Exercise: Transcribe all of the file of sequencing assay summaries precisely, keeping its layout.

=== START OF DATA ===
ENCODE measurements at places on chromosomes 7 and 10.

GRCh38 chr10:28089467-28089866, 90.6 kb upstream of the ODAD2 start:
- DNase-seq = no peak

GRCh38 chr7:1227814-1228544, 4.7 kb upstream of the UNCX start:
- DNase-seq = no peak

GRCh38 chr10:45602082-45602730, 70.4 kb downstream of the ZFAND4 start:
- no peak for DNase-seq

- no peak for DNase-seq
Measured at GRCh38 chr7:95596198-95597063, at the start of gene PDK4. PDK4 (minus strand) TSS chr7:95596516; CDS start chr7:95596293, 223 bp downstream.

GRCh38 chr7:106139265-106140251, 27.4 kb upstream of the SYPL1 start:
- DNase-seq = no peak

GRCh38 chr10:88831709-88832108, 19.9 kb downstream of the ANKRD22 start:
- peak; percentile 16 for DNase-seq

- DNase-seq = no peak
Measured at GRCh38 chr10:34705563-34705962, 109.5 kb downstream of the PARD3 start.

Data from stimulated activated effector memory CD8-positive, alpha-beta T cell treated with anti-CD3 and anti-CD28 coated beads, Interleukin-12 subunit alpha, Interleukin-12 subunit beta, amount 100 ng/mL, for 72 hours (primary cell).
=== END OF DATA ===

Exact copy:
ENCODE measurements at places on chromosomes 7 and 10.

GRCh38 chr10:28089467-28089866, 90.6 kb upstream of the ODAD2 start:
- DNase-seq = no peak

GRCh38 chr7:1227814-1228544, 4.7 kb upstream of the UNCX start:
- DNase-seq = no peak

GRCh38 chr10:45602082-45602730, 70.4 kb downstream of the ZFAND4 start:
- no peak for DNase-seq

- no peak for DNase-seq
Measured at GRCh38 chr7:95596198-95597063, at the start of gene PDK4. PDK4 (minus strand) TSS chr7:95596516; CDS start chr7:95596293, 223 bp downstream.

GRCh38 chr7:106139265-106140251, 27.4 kb upstream of the SYPL1 start:
- DNase-seq = no peak

GRCh38 chr10:88831709-88832108, 19.9 kb downstream of the ANKRD22 start:
- peak; percentile 16 for DNase-seq

- DNase-seq = no peak
Measured at GRCh38 chr10:34705563-34705962, 109.5 kb downstream of the PARD3 start.

Data from stimulated activated effector memory CD8-positive, alpha-beta T cell treated with anti-CD3 and anti-CD28 coated beads, Interleukin-12 subunit alpha, Interleukin-12 subunit beta, amount 100 ng/mL, for 72 hours (primary cell).